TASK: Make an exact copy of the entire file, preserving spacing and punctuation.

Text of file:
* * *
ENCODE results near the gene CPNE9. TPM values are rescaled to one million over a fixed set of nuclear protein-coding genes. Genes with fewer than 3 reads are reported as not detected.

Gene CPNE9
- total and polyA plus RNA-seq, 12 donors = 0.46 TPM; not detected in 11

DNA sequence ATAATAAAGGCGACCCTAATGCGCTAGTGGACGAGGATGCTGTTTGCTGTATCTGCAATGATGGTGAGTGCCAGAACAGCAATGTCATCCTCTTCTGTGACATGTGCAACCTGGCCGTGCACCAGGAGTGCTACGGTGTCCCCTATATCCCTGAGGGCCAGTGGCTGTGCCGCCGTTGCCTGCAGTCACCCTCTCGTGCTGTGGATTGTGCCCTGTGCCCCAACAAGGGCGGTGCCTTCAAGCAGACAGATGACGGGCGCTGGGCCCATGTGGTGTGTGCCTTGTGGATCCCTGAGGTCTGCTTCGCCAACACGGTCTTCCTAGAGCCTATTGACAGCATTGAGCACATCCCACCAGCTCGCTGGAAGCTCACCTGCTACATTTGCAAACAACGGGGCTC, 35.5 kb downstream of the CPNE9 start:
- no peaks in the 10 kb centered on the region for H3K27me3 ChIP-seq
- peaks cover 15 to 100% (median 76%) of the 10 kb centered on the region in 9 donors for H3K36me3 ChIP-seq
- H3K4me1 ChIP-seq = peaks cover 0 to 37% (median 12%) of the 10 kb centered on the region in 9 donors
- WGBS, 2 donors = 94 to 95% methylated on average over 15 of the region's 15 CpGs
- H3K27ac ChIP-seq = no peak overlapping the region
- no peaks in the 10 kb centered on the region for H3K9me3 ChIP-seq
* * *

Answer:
ENCODE results near the gene CPNE9. TPM values are rescaled to one million over a fixed set of nuclear protein-coding genes. Genes with fewer than 3 reads are reported as not detected.

Gene CPNE9
- total and polyA plus RNA-seq, 12 donors = 0.46 TPM; not detected in 11

DNA sequence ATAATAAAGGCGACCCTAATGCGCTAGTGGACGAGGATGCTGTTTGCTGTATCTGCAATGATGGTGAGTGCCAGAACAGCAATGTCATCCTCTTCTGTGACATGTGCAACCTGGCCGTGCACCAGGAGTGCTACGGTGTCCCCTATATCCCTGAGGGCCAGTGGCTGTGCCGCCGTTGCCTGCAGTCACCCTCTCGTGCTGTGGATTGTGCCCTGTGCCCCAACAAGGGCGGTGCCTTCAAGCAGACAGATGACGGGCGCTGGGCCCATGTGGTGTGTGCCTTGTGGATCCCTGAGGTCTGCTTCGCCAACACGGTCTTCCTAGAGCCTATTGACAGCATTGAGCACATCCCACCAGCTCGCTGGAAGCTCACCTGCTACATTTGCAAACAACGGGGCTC, 35.5 kb downstream of the CPNE9 start:
- no peaks in the 10 kb centered on the region for H3K27me3 ChIP-seq
- peaks cover 15 to 100% (median 76%) of the 10 kb centered on the region in 9 donors for H3K36me3 ChIP-seq
- H3K4me1 ChIP-seq = peaks cover 0 to 37% (median 12%) of the 10 kb centered on the region in 9 donors
- WGBS, 2 donors = 94 to 95% methylated on average over 15 of the region's 15 CpGs
- H3K27ac ChIP-seq = no peak overlapping the region
- no peaks in the 10 kb centered on the region for H3K9me3 ChIP-seq